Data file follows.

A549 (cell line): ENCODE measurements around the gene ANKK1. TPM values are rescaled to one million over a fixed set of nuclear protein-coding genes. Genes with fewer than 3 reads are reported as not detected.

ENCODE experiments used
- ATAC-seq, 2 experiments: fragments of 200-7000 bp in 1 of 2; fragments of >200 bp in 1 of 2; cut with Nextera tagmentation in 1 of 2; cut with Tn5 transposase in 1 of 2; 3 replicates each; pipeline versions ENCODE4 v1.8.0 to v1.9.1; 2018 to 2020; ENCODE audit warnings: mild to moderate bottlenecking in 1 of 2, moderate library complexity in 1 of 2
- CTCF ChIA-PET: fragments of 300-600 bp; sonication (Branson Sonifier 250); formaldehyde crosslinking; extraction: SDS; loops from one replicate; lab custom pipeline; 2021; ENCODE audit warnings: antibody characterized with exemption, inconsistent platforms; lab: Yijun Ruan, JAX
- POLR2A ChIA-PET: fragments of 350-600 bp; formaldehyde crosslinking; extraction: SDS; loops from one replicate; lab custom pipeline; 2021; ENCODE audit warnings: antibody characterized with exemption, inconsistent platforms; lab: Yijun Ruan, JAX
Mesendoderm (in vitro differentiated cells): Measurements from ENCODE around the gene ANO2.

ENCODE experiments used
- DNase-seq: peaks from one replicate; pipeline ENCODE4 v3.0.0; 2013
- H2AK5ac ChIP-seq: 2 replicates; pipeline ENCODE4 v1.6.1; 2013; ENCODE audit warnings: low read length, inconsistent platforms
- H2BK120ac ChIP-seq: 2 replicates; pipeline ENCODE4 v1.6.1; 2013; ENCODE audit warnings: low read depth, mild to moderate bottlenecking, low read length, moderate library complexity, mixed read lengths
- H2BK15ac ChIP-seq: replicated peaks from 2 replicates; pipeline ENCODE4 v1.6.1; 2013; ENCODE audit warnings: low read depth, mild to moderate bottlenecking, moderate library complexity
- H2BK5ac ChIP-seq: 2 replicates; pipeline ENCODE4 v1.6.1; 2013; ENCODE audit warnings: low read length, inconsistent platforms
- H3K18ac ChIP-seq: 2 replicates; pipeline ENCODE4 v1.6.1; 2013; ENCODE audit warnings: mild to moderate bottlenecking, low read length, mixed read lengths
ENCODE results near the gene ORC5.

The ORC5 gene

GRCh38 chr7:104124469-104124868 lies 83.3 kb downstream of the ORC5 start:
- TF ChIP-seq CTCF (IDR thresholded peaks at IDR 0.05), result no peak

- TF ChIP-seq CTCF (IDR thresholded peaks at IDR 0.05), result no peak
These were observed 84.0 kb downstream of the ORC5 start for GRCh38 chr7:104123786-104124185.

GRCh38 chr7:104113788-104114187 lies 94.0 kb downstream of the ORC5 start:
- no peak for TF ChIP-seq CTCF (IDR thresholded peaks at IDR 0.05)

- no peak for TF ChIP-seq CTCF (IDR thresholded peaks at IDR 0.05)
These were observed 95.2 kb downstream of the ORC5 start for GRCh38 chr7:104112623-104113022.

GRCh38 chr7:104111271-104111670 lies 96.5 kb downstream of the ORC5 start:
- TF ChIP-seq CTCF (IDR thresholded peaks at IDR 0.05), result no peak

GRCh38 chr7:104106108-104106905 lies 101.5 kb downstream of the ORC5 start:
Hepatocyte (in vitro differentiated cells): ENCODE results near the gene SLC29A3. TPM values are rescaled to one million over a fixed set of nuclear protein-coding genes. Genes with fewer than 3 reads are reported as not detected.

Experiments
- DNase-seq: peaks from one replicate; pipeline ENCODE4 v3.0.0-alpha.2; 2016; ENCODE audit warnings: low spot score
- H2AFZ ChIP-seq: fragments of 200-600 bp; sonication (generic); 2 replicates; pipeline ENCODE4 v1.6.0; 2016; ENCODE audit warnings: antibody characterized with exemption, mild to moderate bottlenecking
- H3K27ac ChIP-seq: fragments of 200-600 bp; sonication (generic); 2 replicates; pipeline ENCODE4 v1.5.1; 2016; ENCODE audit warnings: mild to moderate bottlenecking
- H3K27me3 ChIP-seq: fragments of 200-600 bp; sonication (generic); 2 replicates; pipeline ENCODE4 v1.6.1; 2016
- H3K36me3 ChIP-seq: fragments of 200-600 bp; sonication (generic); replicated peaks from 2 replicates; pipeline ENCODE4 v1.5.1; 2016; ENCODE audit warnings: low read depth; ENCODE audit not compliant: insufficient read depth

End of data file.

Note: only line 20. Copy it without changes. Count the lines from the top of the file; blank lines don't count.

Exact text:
GRCh38 chr7:104113788-104114187 lies 94.0 kb downstream of the ORC5 start: